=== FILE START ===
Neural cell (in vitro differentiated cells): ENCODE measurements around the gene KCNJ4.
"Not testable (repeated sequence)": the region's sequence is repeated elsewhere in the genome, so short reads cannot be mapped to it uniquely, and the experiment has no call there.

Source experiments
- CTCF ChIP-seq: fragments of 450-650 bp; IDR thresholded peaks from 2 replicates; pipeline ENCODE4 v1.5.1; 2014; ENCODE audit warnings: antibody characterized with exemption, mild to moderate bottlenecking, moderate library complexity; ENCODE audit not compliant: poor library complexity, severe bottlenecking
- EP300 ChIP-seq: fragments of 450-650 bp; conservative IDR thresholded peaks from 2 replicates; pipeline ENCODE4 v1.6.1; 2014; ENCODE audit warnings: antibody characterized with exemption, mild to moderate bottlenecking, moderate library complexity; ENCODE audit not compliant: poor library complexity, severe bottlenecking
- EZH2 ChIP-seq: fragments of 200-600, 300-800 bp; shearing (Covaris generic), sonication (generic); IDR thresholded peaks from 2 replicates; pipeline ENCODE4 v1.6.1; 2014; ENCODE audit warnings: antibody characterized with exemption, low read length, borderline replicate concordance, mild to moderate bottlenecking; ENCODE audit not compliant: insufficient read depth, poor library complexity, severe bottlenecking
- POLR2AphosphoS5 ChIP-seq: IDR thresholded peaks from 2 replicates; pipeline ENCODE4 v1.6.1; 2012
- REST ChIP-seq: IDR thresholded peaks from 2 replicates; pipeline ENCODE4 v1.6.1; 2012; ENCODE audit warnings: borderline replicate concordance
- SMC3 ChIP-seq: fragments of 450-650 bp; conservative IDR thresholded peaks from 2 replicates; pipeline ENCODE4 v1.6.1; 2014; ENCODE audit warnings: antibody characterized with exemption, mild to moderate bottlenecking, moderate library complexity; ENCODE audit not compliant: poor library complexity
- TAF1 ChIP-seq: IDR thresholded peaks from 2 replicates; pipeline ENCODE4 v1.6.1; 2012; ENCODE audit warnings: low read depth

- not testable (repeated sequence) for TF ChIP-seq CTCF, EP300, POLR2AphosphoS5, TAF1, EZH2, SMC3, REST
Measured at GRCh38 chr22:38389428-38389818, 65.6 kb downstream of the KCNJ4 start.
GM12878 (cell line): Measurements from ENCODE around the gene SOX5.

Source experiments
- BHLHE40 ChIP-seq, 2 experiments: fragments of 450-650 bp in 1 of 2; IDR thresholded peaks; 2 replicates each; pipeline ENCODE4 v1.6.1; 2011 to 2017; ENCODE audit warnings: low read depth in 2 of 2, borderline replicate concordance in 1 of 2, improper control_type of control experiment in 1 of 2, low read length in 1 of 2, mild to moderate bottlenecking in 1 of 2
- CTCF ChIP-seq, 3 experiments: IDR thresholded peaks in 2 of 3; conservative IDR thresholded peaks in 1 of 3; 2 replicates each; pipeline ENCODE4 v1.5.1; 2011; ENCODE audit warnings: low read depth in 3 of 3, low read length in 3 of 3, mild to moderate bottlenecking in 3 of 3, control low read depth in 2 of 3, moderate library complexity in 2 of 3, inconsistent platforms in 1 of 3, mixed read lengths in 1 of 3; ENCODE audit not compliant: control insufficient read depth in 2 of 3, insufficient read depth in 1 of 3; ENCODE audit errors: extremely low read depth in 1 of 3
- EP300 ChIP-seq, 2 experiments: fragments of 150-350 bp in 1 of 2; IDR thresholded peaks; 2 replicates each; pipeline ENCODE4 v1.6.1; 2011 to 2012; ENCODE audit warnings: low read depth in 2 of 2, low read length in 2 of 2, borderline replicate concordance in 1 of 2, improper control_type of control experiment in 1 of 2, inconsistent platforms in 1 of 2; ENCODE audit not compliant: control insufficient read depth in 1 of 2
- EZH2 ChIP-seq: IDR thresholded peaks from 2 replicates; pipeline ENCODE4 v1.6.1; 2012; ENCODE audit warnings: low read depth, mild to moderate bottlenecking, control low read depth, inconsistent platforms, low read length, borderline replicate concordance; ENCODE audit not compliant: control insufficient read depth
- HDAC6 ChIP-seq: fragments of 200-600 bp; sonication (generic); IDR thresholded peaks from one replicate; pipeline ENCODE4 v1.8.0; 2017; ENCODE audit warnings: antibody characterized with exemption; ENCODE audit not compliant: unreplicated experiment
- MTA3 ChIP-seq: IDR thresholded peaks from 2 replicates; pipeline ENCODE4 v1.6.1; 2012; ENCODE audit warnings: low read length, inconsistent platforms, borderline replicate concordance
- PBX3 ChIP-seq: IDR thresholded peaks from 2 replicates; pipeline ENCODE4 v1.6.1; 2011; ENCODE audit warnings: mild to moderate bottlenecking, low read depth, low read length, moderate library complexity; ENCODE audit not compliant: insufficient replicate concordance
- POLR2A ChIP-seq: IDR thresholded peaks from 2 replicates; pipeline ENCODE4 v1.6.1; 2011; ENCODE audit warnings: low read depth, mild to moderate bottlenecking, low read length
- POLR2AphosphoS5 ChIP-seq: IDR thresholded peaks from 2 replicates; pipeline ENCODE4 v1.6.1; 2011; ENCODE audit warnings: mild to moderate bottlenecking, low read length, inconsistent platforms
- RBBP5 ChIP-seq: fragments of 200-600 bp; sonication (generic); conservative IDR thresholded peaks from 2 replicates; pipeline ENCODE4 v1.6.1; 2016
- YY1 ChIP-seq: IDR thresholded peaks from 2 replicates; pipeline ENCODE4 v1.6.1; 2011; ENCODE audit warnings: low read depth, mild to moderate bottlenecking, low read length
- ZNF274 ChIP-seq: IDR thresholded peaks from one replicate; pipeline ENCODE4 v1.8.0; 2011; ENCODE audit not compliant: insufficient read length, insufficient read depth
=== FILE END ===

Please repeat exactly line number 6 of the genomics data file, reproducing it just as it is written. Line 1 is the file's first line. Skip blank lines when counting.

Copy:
- EZH2 ChIP-seq: fragments of 200-600, 300-800 bp; shearing (Covaris generic), sonication (generic); IDR thresholded peaks from 2 replicates; pipeline ENCODE4 v1.6.1; 2014; ENCODE audit warnings: antibody characterized with exemption, low read length, borderline replicate concordance, mild to moderate bottlenecking; ENCODE audit not compliant: insufficient read depth, poor library complexity, severe bottlenecking